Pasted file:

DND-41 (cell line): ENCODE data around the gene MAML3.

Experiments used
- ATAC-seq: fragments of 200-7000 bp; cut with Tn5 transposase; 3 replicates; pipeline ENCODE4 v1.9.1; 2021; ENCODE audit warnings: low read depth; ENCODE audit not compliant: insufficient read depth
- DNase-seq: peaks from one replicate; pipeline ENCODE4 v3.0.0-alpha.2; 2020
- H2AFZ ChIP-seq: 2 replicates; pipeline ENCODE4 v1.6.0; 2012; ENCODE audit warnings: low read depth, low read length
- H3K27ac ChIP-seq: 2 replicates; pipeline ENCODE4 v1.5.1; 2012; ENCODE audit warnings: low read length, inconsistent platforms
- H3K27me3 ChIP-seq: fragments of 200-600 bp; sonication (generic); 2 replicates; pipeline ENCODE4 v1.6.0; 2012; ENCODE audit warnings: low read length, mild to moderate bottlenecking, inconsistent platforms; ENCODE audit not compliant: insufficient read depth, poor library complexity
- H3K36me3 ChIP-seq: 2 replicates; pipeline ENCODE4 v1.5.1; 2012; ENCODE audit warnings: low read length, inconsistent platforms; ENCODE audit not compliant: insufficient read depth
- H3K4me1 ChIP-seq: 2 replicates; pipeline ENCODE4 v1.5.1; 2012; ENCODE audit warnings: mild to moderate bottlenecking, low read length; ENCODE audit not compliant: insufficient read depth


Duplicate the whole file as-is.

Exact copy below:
DND-41 (cell line): ENCODE data around the gene MAML3.

Experiments used
- ATAC-seq: fragments of 200-7000 bp; cut with Tn5 transposase; 3 replicates; pipeline ENCODE4 v1.9.1; 2021; ENCODE audit warnings: low read depth; ENCODE audit not compliant: insufficient read depth
- DNase-seq: peaks from one replicate; pipeline ENCODE4 v3.0.0-alpha.2; 2020
- H2AFZ ChIP-seq: 2 replicates; pipeline ENCODE4 v1.6.0; 2012; ENCODE audit warnings: low read depth, low read length
- H3K27ac ChIP-seq: 2 replicates; pipeline ENCODE4 v1.5.1; 2012; ENCODE audit warnings: low read length, inconsistent platforms
- H3K27me3 ChIP-seq: fragments of 200-600 bp; sonication (generic); 2 replicates; pipeline ENCODE4 v1.6.0; 2012; ENCODE audit warnings: low read length, mild to moderate bottlenecking, inconsistent platforms; ENCODE audit not compliant: insufficient read depth, poor library complexity
- H3K36me3 ChIP-seq: 2 replicates; pipeline ENCODE4 v1.5.1; 2012; ENCODE audit warnings: low read length, inconsistent platforms; ENCODE audit not compliant: insufficient read depth
- H3K4me1 ChIP-seq: 2 replicates; pipeline ENCODE4 v1.5.1; 2012; ENCODE audit warnings: mild to moderate bottlenecking, low read length; ENCODE audit not compliant: insufficient read depth